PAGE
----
Unlike Egyptian Pyramids, the Kushite was a solid monument lacking any internal chambers. It was erected over top of the deceased's burial chamber or chambers to serve as a memorial monument, but the two were structurally independent. Its side is steeper than those of Egyptian pyramids, usually constructed at an angle between 60-65 degrees and the maximum height reached is about 30m. Today, the best preserved pyramids may be found at Jebel Barkal though they are also found at many other sites including Nuri and Meroe. Members of the Kushite royal family as well as the elite of society could have a pyramid and chapel constructed for them.
The construction sequence of a royal tomb would normally be as follows:
1. During the lifetime of the ruler, a burial place was selected and a staircase was cut from the east descending into the ground or slope of a jebel. The burial chambers were hewn out of the rock, five to ten meters below ground at the button of this descendary. A queen's tomb considered of two chambers while a king's tomb had three chambers.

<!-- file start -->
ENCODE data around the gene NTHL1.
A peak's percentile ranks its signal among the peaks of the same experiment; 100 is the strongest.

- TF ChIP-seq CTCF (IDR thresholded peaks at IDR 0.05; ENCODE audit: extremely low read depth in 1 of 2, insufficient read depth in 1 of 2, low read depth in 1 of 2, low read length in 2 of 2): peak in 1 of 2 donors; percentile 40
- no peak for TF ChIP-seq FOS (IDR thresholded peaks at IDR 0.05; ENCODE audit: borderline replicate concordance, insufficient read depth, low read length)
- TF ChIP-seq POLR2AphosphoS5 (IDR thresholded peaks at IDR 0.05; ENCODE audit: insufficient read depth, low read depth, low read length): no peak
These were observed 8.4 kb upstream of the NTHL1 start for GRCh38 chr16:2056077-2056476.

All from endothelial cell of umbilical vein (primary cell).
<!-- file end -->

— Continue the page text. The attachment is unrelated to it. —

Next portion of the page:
2. After the
This wealth and power were display in the royal tombs of the kerma kings and in those of the nobility as may be demonstrated by the large number of associated cattle sacrifices. One tomb, perhaps of a king of the Middle Kerma period (2050-1750c) consisted of a grave 11.7m in diameter and 2m deep, covered by amount that reached 25m across. More than 4,000 cattle bucrania were arranged in a crescent shape on the south side of the mound. The tombs of the later kerma kings were even more impressive. From 1700BC, the kingdom of Kush was the most powerful state in the Nile Valley. Buried under mounds up to 90m in diameter, these rulers were accompanied to their deaths by as many as 400 sacrifice humans; amongst home may have been members of the king's family retainers and prisoners of war, though their identifies remain uncertain.